Photo Courtesy/St. John’s News and Media
The digital age of today is one that relies on the Internet to provide a constant flow of information, drive commerce and protect the foundation of society that witholds our personal information.
Breaches of personal data and the loss of private information have become common occurrences.
As the digital culture has spread, so has the potential for cyber crime. St. John’s University has been on the frontlines in educating a new generation of students to combat this new threat with its Bachelor of Science program in cyber security systems and the new Sanford Family Cyber Security Lab.
On Oct. 3, St. John’s officially dedicated the lab, which is located in St. Augustine Hall.
The lab was named after the family of Linda S. Sanford, 74’ Ed, 98’ HON and former senior vice president and group executive of IBM Storage Systems Group.
The state-of-the-art lab allows students to work with software and master techniques for intrusion detection, vulnerability mitigation, network perimeter defense, incident response, network forensics investigation and malware analysis, as described on the University’s website.
After a blessing from Rev. Bernard M. Tracey, C.M. to open the ceremony, a ribbon cutting ceremony was held to recognize the lab’s official dedication.
In attendance were Sanford and her family, President Conrado “Bobby” Gempesaw and Katia Passerini, Dean of the College of Professional Studies.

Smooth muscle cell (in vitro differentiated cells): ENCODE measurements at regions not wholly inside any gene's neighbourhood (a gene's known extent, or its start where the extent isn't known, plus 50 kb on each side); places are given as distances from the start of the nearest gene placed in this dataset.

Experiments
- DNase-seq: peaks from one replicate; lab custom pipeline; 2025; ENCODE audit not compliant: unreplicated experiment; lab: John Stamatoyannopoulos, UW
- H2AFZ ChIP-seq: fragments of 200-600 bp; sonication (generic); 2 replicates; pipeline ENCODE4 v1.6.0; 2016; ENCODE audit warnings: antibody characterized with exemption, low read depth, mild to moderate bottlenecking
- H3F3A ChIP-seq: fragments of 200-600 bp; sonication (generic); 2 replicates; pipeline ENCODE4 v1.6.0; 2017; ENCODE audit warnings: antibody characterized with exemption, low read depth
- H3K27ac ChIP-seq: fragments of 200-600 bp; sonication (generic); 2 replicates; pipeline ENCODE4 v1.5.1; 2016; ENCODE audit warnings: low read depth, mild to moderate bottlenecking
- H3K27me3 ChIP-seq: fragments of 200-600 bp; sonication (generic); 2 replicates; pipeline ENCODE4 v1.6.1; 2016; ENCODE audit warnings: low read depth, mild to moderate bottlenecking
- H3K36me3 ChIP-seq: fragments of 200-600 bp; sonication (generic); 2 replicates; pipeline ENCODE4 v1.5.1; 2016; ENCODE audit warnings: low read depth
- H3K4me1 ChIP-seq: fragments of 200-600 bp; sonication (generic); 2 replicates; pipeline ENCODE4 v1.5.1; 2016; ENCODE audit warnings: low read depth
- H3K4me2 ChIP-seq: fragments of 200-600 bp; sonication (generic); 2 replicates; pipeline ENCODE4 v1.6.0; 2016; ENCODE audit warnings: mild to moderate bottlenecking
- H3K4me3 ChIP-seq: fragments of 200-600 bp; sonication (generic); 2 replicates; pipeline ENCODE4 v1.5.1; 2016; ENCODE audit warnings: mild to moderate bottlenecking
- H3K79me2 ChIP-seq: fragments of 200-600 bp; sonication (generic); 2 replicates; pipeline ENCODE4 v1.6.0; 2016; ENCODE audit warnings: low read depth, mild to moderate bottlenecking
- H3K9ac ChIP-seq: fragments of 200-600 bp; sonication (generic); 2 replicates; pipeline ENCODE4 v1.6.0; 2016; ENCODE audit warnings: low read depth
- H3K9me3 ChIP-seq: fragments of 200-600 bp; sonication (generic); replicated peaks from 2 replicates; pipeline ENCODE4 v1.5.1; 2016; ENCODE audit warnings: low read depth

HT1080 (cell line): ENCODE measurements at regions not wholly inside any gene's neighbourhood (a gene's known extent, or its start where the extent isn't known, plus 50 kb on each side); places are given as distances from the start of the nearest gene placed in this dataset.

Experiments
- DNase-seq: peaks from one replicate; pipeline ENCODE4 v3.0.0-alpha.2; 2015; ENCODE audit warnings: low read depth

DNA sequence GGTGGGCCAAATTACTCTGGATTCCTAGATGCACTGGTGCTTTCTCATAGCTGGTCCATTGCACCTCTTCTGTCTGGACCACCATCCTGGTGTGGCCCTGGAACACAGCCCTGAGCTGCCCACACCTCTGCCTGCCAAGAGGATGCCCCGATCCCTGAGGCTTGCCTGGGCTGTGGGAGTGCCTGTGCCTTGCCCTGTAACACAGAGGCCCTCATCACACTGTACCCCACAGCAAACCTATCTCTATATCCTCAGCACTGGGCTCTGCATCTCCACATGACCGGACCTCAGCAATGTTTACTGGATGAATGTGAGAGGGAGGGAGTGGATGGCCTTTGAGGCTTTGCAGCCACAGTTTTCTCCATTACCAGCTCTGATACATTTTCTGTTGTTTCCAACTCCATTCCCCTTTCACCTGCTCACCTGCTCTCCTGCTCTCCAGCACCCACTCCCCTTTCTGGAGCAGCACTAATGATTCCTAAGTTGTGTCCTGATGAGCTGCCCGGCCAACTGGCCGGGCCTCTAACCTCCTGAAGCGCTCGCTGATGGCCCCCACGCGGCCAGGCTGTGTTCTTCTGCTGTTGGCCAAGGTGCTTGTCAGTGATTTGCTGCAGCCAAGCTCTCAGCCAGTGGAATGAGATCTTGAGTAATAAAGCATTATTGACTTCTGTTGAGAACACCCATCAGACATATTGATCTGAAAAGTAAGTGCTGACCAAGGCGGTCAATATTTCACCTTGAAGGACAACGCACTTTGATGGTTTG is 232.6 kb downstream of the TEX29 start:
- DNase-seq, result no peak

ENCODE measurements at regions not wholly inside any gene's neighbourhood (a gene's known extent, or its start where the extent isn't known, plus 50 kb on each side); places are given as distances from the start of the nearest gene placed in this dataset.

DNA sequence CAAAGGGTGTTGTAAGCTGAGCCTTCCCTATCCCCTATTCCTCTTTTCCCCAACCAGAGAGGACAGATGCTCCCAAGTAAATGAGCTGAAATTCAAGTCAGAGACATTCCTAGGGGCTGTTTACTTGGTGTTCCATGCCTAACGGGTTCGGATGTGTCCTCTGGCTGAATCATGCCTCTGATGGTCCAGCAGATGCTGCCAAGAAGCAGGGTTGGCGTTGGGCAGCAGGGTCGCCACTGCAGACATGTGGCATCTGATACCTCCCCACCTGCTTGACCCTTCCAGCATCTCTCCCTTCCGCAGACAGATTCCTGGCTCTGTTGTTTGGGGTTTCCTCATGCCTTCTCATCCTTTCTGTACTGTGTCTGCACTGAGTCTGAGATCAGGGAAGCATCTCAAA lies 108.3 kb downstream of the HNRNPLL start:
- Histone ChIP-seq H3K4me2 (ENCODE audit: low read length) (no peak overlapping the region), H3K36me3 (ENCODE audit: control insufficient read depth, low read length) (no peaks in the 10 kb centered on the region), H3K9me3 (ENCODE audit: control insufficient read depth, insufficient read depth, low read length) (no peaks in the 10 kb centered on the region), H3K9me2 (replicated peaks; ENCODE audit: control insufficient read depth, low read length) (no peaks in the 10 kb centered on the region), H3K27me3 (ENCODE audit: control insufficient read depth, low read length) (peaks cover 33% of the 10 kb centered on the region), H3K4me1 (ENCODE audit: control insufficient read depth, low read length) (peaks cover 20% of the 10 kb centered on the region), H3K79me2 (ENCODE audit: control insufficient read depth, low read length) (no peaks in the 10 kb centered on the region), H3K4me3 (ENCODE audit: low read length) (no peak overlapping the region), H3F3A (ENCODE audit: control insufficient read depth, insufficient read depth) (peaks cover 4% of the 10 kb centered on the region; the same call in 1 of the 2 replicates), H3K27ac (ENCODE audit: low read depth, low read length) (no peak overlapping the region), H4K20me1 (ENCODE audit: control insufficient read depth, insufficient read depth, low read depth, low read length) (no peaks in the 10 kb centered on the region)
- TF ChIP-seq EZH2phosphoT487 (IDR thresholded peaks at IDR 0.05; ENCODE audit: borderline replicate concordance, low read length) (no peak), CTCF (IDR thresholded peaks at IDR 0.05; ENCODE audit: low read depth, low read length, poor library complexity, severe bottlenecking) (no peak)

Sanford earned her Bachelor of Science degree in Mathematics from the University in 1974 and her Master of Science degree in Operations Research from Rensselaer Polytechnic Institute in Troy, N.Y.
She also received an honorary Doctor of Commercial Science degree from St. John’s 20 years ago and is a member of both the Women in Technology Hall of Fame and the National Academy of Engineering.
“I would not have had the exciting career and life that I have had without being here at St. John’s,” Sanford said. “It was natural for me to support this wonderful program that has been created here. The laboratory is beautiful. We have a great leader in Dr. Passerini, who has brought a whole new vision around this. What I love is that it is not just about the technical, scientific and mathematical aspects — it is about how you solve real-world problems. That has been one of the hallmarks of St. John’s. I have no doubt that you are all going to continue to be leaders, especially in this field.”
Students who use the lab were impressed with the new additions, saying it would allow them to do more in their fields.
Anish Bashu, a cyber security systems and the co-founder of the St. John’s Cyber Security Club, said the development of the school’s cyber security initiatives exceeded his expectations of what he remembers coming into the program.
Now a graduate assistant, Bashu recalls when students were pressed for time due to a lack of technology and a physical setting to complete work.
“I never thought my involvement in the cyber security program would have grown to what it is today,” Bashu said, according to the University’s website. “Back when I started, we had to bring in our own laptops and equipment to do these hands-on exercises, and setup time was considerable.”
Bashu thanked Sanford and the College of Professional Studies for recognizing that the program was “no longer a club, but a diverse community of cyber security students and alumni who use this lab every week to hone their skills in training sessions run by students for students.”